Sarah Barr





They are guilt-inducing like unwanted pets.
Not being completely heartless,
I water them every few months
over spring and summer.
Otherwise, I neglect and starve them.

They reduce to thin brown sticks.
I wait for them to find their own way out
onto the compost heap,
their pots into the recycling bin.

Nine months of near-death, and a few buds appear,
stems, more fat buds, which I ignore.
Their growth is persistent.
I transfer them to the kitchen window-sill.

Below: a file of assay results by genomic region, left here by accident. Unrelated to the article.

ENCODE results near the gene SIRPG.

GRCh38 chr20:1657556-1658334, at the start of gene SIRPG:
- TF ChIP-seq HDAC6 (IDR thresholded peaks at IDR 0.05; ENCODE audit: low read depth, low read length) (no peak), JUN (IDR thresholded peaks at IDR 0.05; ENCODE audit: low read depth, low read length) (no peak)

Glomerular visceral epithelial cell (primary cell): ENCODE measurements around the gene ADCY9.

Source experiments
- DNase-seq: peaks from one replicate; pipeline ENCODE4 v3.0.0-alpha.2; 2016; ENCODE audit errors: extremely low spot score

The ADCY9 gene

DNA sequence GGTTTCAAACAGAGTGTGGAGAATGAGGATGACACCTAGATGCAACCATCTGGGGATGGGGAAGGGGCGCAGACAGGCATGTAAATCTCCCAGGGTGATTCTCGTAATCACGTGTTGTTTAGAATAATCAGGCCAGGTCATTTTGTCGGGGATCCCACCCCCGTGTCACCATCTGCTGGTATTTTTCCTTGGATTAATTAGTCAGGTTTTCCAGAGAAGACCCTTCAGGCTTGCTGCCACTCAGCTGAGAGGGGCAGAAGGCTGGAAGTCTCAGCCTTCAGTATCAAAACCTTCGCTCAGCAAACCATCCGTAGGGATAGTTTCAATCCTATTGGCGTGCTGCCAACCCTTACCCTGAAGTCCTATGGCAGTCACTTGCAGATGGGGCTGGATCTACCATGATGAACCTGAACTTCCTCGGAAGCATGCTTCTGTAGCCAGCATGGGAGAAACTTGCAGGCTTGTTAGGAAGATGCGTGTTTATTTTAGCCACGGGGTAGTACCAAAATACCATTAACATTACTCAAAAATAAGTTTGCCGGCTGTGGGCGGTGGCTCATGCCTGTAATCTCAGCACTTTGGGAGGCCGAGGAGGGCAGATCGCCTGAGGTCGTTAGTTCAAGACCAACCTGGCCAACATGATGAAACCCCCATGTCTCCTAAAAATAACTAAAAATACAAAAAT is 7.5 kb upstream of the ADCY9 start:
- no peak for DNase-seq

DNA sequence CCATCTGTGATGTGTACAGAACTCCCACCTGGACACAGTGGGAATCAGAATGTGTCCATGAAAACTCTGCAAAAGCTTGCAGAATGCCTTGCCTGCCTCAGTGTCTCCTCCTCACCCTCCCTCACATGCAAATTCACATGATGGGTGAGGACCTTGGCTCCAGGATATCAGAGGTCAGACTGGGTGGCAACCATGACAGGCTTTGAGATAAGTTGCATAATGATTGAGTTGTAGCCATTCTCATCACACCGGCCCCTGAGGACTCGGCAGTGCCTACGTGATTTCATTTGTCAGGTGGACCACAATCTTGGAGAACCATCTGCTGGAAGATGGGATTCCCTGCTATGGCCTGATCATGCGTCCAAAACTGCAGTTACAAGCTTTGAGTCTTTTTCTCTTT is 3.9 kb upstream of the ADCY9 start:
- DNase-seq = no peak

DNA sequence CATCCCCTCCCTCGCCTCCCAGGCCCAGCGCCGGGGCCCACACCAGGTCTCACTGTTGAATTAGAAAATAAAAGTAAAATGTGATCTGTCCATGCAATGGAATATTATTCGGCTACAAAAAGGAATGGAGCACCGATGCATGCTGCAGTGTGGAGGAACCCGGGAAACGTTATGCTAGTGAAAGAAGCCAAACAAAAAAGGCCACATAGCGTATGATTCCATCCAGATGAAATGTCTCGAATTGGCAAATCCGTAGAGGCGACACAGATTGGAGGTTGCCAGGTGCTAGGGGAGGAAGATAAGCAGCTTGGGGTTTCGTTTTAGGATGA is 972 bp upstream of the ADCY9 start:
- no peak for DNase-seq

A few drops of plant-food, that’s all.

Their waxy heads multiply, purple-veined
or white-rimmed, with pointed tongues,
dotty eyes, and lemon kitten faces.
They all nod down at me.

‘Don’t leave us,’ they whisper.
I learn there are more of them on earth
than birds, or fish or mammals.
I polish their succulent greenery,
stroke them, ask their permission to go.




Sarah Barr lives in Dorset and writes poetry and fiction. Her poems have been published in anthologies and magazines, including Bridport Prize, Templar Press, Emma Press and Poems in the Waiting Room. Some of her poems have won prizes in competitions for example in 2018: 2nd in the Poetry on the Lake, 1st in the National Memory Day competition, and shortlisted in the Charles Causley competition.

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